My Sinchew/ Tech

FB beefing up team to thwart election manipulation

Facebook on Monday said it will hire more than 1,000 people to thwart deceptive ads crafted to knock elections off course.


Google, Facebook, Twitter asked to testify in Russia probe

The Senate Intelligence Committee has asked top tech companies Google, Facebook and Twitter to testify about Russian interference in US politics, a Senate aide confirmed Wednesday.


Twitter to boost appeal with 280-character limit

Twitter is testing allowing tweets to be expanded to 280 characters -- double the existing limit -- in the latest effort to boost flagging growth at the social network.


China disrupts WhatsApp ahead of Communist Party meeting

Chinese authorities appear to have severely disrupted the WhatsApp messaging app in the latest step to tighten censorship as they prepare for a major Communist Party congress next month.


Tech dreams live or die on startup battlefields

Fearing failure but driven by a chance at Silicon Valley stardom, young entrepreneurs pitch their dreams in mere minutes at startup competitions like TechCrunch Disrupt that ended here Wednesday.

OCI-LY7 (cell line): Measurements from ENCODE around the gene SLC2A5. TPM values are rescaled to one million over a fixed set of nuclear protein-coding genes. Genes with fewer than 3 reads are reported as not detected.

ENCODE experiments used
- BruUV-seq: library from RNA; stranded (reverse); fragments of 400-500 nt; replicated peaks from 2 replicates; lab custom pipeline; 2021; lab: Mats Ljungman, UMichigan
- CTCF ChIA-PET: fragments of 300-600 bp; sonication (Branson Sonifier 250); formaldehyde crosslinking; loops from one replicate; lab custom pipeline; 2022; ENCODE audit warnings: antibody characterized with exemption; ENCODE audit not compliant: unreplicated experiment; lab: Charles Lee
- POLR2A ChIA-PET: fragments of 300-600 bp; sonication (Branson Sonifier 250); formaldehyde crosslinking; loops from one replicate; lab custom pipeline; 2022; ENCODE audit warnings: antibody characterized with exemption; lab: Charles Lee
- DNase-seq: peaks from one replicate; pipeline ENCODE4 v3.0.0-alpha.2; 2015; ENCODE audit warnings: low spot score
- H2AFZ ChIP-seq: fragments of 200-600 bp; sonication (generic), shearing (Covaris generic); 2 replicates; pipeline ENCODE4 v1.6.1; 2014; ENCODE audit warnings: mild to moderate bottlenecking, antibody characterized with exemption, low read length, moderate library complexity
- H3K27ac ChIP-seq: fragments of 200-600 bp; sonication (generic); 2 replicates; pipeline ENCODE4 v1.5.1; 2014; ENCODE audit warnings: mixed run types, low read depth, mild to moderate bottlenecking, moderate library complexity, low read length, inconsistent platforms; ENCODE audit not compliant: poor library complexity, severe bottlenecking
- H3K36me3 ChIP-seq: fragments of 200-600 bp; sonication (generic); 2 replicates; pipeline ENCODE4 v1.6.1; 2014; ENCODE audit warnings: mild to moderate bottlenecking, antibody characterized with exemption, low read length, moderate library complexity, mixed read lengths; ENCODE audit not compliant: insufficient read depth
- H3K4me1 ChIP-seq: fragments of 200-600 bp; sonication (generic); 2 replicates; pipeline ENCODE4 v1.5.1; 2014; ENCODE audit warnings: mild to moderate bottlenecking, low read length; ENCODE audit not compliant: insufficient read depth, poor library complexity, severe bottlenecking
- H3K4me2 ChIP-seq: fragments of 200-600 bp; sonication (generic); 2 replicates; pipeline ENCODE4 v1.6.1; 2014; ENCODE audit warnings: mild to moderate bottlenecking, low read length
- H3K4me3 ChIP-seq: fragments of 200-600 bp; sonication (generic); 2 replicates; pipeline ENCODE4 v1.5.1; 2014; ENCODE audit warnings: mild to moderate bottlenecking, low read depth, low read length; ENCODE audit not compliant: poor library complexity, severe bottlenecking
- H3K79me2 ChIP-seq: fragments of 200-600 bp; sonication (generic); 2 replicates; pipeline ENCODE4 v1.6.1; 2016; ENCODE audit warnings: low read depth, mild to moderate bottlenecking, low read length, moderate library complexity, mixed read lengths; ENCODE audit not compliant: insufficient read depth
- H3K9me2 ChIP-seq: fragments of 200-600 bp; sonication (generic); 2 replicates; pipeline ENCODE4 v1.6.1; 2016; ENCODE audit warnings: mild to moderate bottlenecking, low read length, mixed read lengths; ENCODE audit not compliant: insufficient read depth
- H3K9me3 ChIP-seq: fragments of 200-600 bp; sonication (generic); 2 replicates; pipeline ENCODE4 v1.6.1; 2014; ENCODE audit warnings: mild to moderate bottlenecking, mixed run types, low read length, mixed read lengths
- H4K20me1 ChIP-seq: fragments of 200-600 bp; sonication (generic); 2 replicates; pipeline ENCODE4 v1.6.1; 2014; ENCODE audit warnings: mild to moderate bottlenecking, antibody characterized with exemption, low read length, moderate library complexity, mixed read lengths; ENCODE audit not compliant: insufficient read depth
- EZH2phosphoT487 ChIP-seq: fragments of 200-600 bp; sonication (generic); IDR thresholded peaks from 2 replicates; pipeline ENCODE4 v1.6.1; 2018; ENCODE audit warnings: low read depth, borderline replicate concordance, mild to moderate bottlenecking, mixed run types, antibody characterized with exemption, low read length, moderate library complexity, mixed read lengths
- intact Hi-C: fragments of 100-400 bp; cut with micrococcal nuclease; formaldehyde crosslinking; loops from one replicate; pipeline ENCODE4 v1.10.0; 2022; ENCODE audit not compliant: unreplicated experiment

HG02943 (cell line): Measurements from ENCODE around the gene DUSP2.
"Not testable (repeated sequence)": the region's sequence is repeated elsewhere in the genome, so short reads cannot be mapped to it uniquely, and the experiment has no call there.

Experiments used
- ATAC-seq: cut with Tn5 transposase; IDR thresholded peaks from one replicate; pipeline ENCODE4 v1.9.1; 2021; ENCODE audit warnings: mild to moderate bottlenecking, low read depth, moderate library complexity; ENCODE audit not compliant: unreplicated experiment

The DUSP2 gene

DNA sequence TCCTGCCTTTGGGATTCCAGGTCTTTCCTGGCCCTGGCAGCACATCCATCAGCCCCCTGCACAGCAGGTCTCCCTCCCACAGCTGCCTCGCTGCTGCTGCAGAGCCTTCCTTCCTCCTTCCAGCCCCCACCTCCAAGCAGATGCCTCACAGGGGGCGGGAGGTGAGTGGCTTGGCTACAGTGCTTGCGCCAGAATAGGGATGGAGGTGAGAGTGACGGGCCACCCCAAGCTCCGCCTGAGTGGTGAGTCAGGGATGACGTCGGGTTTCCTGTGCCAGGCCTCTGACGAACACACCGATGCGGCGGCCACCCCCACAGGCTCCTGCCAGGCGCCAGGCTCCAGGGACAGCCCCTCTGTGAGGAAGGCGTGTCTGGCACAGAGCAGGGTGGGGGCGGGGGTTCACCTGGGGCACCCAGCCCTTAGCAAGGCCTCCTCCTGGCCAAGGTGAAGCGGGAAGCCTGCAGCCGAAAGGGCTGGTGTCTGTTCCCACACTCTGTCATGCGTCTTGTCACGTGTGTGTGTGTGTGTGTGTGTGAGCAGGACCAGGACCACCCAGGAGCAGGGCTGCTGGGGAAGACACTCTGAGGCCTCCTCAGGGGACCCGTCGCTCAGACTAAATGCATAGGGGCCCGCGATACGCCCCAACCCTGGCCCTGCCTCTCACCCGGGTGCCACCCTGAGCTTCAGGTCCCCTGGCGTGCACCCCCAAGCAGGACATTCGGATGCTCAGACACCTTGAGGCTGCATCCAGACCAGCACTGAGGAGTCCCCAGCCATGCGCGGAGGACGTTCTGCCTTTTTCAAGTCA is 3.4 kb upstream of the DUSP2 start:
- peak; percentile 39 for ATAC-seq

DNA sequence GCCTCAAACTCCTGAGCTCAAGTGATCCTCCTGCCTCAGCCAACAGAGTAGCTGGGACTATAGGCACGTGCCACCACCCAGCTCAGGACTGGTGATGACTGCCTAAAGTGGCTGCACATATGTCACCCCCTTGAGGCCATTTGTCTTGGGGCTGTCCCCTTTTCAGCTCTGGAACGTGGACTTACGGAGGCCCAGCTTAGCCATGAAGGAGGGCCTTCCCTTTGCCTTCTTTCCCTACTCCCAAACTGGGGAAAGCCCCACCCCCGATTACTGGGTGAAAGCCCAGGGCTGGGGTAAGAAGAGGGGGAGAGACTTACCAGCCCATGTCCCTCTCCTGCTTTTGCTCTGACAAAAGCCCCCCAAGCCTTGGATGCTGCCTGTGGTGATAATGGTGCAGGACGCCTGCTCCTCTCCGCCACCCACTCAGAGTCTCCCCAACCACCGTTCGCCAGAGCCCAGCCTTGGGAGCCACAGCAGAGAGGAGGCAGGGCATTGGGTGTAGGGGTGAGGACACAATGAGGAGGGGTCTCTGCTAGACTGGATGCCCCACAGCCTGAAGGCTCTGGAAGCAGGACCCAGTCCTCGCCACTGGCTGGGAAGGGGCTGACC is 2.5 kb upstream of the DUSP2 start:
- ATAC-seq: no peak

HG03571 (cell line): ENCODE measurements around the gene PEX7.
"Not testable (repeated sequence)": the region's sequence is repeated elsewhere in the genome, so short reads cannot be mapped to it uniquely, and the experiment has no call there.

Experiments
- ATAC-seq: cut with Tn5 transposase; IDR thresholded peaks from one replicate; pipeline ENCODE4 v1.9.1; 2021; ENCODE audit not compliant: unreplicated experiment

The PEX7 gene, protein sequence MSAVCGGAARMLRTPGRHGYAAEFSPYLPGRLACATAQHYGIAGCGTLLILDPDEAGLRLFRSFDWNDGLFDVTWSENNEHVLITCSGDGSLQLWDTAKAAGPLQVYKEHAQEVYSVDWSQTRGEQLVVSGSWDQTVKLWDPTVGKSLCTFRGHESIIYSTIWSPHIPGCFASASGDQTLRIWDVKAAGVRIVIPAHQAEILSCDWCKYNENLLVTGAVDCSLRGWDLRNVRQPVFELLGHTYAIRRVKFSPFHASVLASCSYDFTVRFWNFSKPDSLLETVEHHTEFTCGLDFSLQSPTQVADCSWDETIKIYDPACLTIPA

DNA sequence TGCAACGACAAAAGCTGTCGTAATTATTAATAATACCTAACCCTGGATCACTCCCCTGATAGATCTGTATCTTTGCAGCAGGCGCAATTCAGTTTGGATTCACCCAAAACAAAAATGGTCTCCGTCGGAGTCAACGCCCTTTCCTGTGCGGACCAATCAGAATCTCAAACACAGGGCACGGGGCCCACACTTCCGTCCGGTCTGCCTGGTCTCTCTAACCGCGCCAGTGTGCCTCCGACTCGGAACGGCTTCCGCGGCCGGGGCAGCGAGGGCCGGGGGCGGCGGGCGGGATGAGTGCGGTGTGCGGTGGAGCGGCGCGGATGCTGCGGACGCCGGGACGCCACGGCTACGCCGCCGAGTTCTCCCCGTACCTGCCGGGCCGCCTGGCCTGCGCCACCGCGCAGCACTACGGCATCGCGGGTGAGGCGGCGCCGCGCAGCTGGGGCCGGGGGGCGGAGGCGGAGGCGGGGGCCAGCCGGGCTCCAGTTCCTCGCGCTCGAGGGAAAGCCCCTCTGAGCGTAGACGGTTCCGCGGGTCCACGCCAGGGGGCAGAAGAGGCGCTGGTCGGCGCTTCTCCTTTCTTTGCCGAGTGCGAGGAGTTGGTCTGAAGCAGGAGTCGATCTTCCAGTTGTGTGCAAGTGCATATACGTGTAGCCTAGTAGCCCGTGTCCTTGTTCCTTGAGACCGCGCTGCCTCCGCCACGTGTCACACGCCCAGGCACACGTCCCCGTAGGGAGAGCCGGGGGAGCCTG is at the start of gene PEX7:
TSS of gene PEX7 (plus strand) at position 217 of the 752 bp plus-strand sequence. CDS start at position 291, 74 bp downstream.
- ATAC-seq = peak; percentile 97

The last days of a 'village' in China's Silicon Valley

Surrounded by the sleek hi-tech campuses and luxury condominiums of "Beijing's Silicon Valley", migrants from the countryside recreate village life, cooking in outdoor communal areas, playing cards and showering in the street.


Google likely to buy stake in HTC

Google is set to announce it is buying part of Taiwan-based smartphone maker HTC, the Wall Street Journal reported Wednesday.


Sin Chew wins coveted award in WCIT

Sin Chew Media Corporation won ASOCIO's Outstanding User Organization Award at the WCIT congress in Taiwan.


Apple lays claim to smartphone future with new flagship iPhone X

Apple laid claim to the future of the smartphone Tuesday with a 10th anniversary iPhone X, touting the device as the next generation of mobile computing.


Saudi Arabian 'honesty' app takes internet by storm

Fizzing with boyish exuberance, Saudi programmer Zainalabdin Tawfiq could be mistaken for a college freshman, but the popularity of his "honesty" app has shone a spotlight on the conservative kingdom's nascent tech scene.


 

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